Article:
One would not have guessed that the question of whether to receive a person into the Orthodox Church by baptism and chrismation or by chrismation alone would be a hot issue given the history of reception into the Church. Both methods have been widely used in the ancient and recent past and continue to be used in the present.
This is not something in the order of magnitude of (for example) the existence of purgatory, the addition of the Filioque to the Creed, or even the use of unleavened bread in the Eucharist. That is, it is hardly the liturgical hill to die on. But it seems to have become a hot issue because some influential and loud people are now insisting that receiving a convert by chrismation alone is an “error” and one that must be “corrected” by re-baptizing the convert who was received by chrismation alone. This re-baptism goes by the name of “corrective baptism” and is apparently widespread enough so that the term turns up on Google. (I checked.) We live in a strange world.
I have already written about the ecclesiastical significance of this movement. I have also written of my personal preference for making baptism the normative way for receiving pretty much every convert to Orthodoxy. The question to be examined here is the larger question of the importance of the method chosen. That is, is it absolutely crucial that one method be chosen over another? Granted for the sake of argument that a convert should ideally be received by baptism, what if that convert is received chrismation? Is it necessary to be baptized again at a later date? Does the phrase “should be received” actually mean “must be received”? That is the question examined here.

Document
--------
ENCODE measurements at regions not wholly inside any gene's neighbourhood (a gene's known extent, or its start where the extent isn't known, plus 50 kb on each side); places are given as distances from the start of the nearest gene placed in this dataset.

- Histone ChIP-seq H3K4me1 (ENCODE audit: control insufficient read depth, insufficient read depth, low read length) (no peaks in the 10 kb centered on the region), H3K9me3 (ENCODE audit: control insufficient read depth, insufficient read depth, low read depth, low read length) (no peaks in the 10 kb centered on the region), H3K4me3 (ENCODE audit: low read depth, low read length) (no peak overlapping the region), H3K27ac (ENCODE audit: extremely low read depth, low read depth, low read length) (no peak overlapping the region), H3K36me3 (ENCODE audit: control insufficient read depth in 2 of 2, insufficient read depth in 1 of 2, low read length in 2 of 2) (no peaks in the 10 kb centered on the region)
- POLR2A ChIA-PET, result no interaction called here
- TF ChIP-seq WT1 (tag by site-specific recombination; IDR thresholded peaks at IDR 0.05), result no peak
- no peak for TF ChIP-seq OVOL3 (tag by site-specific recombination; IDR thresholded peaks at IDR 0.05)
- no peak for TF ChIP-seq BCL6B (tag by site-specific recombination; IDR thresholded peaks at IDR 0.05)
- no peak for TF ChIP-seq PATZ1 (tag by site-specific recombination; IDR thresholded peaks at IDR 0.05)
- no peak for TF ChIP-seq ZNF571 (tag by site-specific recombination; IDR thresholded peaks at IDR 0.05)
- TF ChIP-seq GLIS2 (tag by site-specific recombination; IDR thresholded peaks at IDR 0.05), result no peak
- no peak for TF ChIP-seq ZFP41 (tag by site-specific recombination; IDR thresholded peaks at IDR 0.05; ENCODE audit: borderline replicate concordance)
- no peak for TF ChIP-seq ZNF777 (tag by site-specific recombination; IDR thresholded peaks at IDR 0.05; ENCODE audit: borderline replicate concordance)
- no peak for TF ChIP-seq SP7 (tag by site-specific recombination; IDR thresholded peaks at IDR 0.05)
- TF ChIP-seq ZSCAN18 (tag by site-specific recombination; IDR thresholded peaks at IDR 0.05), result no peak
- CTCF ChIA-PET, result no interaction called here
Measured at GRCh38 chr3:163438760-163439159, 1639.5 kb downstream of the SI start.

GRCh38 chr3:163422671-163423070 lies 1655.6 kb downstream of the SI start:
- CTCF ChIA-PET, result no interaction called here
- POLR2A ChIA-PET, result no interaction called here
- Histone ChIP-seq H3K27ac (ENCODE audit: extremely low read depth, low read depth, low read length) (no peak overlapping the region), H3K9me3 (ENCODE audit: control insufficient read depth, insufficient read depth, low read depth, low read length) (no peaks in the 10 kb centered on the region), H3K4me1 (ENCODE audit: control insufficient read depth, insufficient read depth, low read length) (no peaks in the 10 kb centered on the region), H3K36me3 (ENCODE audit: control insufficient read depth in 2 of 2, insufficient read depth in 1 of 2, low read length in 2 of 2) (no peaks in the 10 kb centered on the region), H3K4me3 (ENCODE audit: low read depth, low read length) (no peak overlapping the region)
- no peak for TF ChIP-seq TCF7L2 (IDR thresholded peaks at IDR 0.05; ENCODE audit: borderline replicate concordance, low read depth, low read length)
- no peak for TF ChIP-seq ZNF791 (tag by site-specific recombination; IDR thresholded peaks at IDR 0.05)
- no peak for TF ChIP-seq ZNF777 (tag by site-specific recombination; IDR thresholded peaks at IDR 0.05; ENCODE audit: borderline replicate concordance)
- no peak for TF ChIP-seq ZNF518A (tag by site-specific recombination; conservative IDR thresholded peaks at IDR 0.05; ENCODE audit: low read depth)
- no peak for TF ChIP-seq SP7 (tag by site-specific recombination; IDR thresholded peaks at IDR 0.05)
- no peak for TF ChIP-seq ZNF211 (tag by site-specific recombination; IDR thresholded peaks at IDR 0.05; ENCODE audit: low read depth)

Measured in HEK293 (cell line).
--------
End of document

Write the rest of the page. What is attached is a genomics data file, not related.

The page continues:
We note first that in St. Basil’s day a number of methods of reception were used. In his Letter 188, to Amphilochius, Concerning the Canons (which may be accessed here) St. Basil alludes to three of them. In one section of the letter (preserved by posterity as “Canon 1”) he dealt with the issue of how different groups were to be received upon returning to Orthodoxy. He distinguished between 1. heresies; 2. schisms; 3. unlawful congregations.
By “heresies” he meant groups that had “altogether broken off and alienated in matters relating to the actual faith”. These were groups which required full baptism before they could be admitted to the Church. By “schisms” he meant groups that “separated for some ecclesiastical reasons and questions capable of mutual solution”—groups such those which “disagree with members of the Church about repentance”. The Church could accept the baptism of these schismatics, so that they required only chrismation before being admitted. By “unlawful congregations” he meant, a man “convicted of crime, and prohibited from discharging ministerial functions, [who] then refuses to submit to the canons, but arrogates to himself episcopal and ministerial rights, and persons [who] leave the Catholic Church and join him”. People from this group were readmitted to the Church “after they had been brought to a better state by proper repentance and rebuke”.